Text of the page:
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The poem is targeted to display Prufrock’s insecurity. The poem presents his feelings that he could never have presented himself. Being one of the best known English poems of the twentieth century, this is an interior monologue. Anybody who reads this poem will be pushed into Prufrock’s stream of consciousness that fluctuates often.
Nevertheless, the example of Prufrock is not only that of a man who simply lacks love and who shows it in his negative attitude towards things – Prufrock’s story is also that of a man who needs care and sympathy. The main character, Prufrock, experiences loneliness in various instances in his life and this is most likely attributed to the lack of love for himself.
The Love Song of J. Alfred Prufrock is an example of a poem that illustrates a number of literary terms. The Love Song is the earliest of Eliot’s works. It was completed in 1910, but only published in 1915. The poem examines the tortured nature and psyche of the modern man who is eloquent, overeducated, emotionally stilted, and neurotic (Batra 24).
As a way of seeking to delve a bit further into the unvoiced meanings as well as nuanced references that the poem provides, this brief analysis will perform a close reading of a single stanza of the poem in the hopes that the level of symbolism presented throughout the piece can be evidenced adequately within such a close reading.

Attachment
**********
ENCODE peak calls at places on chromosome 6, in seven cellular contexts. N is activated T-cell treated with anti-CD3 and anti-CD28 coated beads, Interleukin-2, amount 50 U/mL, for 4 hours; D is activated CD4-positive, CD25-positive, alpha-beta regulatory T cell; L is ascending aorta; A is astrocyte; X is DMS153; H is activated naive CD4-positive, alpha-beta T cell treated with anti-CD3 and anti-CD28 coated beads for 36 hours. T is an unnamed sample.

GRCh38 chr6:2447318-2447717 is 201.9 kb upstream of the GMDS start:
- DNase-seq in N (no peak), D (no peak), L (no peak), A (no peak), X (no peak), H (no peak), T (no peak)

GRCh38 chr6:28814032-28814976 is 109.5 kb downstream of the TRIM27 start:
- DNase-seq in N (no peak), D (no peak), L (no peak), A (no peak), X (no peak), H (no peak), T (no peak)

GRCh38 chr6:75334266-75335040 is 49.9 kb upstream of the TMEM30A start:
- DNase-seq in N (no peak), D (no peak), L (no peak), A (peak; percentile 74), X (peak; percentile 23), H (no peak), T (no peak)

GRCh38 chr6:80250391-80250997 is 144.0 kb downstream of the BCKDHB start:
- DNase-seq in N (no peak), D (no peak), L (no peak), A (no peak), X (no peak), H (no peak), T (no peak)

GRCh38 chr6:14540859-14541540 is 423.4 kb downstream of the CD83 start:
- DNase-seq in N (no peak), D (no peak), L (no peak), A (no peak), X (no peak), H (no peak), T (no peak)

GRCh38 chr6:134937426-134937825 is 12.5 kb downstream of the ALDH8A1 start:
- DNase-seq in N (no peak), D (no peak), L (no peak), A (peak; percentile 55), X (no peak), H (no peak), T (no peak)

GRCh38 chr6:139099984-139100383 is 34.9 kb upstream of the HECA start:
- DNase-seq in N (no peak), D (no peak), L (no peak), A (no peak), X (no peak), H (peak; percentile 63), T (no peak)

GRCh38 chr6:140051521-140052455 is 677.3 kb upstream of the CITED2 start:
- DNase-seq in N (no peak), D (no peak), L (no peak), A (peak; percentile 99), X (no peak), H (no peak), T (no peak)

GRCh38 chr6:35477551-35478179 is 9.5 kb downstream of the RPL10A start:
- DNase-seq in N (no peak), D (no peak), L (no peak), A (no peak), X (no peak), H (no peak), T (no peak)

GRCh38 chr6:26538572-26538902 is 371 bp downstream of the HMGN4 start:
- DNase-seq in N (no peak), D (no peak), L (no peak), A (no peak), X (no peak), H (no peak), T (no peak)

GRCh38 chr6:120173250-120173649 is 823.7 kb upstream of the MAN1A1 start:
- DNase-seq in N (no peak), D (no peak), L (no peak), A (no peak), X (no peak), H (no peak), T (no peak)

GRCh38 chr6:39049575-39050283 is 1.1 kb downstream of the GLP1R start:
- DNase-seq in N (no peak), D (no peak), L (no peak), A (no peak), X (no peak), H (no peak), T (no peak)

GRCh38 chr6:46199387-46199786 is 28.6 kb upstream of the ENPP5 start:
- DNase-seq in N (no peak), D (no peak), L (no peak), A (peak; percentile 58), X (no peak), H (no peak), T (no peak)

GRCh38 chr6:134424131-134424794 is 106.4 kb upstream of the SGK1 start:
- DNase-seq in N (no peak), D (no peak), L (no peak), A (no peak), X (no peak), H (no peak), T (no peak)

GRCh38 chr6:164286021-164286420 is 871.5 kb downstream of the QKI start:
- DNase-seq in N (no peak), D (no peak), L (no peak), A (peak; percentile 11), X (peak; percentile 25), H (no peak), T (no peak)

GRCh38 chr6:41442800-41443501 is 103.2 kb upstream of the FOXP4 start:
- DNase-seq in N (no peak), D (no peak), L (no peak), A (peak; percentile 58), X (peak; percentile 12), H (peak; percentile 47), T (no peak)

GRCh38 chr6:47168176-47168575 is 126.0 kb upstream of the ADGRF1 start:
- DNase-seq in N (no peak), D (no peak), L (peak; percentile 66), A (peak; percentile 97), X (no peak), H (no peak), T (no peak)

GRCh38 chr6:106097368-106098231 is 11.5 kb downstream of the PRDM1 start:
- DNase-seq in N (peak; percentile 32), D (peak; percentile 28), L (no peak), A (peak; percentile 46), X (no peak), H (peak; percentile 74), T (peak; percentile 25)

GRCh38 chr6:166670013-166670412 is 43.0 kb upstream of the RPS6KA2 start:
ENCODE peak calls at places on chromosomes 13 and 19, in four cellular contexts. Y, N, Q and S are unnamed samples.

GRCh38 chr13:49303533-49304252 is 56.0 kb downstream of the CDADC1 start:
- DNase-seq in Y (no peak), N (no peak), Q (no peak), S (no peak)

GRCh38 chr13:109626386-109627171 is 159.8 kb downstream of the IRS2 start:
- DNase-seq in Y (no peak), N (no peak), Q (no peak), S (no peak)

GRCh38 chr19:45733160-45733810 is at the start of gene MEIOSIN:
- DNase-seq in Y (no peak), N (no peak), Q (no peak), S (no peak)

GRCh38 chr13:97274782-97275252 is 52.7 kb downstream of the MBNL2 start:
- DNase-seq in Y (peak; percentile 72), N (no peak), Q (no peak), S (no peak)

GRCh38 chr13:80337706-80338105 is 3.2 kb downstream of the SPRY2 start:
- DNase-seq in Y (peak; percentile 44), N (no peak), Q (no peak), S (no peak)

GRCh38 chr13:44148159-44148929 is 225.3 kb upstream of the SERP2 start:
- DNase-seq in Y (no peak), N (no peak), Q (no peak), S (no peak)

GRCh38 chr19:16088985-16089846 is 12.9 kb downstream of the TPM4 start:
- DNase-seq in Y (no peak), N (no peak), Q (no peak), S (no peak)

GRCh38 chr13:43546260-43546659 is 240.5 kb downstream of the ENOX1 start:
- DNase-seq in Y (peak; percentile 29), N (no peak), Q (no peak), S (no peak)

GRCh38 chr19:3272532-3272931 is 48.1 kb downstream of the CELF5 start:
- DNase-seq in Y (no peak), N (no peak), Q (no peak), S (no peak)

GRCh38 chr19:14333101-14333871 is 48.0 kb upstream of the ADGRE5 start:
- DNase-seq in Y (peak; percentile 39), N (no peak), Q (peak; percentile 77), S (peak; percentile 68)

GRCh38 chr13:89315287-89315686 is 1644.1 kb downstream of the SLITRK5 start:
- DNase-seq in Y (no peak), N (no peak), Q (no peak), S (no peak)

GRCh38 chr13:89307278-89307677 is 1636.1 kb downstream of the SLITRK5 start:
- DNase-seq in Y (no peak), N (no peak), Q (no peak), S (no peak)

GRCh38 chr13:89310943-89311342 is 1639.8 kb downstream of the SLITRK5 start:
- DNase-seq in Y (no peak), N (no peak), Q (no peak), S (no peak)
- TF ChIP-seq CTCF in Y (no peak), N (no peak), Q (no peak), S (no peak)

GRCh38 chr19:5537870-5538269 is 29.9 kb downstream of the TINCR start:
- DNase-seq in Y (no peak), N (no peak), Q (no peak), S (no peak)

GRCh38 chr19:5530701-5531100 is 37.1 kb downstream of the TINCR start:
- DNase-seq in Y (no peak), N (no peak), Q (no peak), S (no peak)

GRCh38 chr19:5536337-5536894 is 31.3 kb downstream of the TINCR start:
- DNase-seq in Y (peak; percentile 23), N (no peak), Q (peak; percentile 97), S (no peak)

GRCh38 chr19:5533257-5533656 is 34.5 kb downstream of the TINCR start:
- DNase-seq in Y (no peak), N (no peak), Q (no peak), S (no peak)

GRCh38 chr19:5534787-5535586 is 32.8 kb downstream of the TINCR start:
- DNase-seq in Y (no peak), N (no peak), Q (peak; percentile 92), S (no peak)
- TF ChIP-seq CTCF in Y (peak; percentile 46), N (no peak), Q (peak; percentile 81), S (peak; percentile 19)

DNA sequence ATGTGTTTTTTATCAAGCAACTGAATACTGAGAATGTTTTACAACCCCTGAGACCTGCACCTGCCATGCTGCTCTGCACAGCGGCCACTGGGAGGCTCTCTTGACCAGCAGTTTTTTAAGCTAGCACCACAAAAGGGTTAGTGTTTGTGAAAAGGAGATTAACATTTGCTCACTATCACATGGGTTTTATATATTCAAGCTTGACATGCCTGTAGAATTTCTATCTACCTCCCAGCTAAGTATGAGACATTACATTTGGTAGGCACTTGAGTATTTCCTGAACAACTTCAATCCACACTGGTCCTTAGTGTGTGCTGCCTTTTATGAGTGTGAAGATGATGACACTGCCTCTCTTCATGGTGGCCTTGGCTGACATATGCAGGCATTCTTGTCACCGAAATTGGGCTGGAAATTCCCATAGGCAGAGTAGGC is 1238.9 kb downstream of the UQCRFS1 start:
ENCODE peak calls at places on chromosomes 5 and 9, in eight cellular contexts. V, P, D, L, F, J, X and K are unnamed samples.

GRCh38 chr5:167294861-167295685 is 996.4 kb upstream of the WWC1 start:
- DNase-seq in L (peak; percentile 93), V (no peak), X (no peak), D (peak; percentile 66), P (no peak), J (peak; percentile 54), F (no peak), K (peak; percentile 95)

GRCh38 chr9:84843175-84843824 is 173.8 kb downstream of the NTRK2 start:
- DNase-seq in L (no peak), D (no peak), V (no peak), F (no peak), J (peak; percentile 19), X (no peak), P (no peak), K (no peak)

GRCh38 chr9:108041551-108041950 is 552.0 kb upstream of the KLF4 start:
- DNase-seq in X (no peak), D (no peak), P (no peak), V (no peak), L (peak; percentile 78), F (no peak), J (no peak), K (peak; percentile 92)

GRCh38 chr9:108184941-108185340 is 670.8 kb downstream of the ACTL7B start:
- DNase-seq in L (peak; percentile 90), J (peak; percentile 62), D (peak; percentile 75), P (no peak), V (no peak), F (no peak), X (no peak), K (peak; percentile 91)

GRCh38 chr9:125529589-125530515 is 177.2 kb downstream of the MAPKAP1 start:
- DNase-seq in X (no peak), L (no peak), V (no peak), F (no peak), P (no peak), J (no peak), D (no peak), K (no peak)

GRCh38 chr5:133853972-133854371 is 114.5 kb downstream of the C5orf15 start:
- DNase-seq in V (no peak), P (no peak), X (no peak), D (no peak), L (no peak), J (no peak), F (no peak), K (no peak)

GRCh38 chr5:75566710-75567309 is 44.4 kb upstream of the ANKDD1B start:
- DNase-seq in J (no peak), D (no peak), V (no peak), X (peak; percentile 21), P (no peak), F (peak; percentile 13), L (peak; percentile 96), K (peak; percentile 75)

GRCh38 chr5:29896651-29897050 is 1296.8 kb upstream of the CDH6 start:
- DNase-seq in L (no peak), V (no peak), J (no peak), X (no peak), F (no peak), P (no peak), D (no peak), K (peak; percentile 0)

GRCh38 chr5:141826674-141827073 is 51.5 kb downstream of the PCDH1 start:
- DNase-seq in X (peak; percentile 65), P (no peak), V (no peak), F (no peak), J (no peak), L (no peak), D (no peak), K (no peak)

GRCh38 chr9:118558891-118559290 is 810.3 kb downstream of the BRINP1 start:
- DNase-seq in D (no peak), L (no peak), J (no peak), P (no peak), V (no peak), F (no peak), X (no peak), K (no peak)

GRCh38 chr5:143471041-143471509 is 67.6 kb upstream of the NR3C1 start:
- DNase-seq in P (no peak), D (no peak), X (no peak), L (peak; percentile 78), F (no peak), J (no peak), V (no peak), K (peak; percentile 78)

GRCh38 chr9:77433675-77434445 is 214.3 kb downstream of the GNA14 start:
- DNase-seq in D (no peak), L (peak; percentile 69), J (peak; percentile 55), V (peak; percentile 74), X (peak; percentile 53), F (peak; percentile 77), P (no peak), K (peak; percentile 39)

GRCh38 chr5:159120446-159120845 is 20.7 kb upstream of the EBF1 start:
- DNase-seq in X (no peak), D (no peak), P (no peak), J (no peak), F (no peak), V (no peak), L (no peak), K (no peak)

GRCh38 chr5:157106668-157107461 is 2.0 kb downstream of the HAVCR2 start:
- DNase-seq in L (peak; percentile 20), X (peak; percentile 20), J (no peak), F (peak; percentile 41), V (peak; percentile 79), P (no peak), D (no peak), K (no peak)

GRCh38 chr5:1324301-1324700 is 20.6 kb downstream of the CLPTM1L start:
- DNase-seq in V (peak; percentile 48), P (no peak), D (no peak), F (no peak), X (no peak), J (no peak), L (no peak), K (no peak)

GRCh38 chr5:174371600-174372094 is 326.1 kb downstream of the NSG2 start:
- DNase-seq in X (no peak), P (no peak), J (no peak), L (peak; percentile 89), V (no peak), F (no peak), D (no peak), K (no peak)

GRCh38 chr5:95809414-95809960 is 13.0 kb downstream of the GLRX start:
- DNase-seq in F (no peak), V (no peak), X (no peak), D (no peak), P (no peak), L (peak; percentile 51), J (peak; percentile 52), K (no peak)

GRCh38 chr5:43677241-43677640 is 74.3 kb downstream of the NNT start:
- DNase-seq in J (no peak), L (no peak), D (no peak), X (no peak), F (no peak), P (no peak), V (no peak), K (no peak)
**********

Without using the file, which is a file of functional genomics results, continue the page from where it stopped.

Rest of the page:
It is maybe because of his mixture of cultures, seeing how they were slightly different from the United States to the United Kingdom, that he put so much attention on symbolism in his work. “Eliot is known for his critical and theoretical writing, particularly for his advocacy of the ‘objective correlative’, the notion that art should not be a personal expression, but should work through objective universal symbols” (“T.S. Eliot”, 2006).
He concluded his studies in Sorbonne and Oxford.
In 1914, he took up residence in London, subsequently becoming a British subject in 1927. He taught at a boys’ school, worked in a bank and became an assistant editor. In his infrequent leisure time,
He thinks about how he is inadequate and how emotional interaction is not possible for him. Throughout the poem, there are different physical settings like a cityscape, interiors where women are talking
The devices confirm that Eliot is more concerned with something that is larger than a man’s obsession with a woman.
The poem covers the idea of hell through the Dante’s Inferno epigraph. The allusion from Dante’s work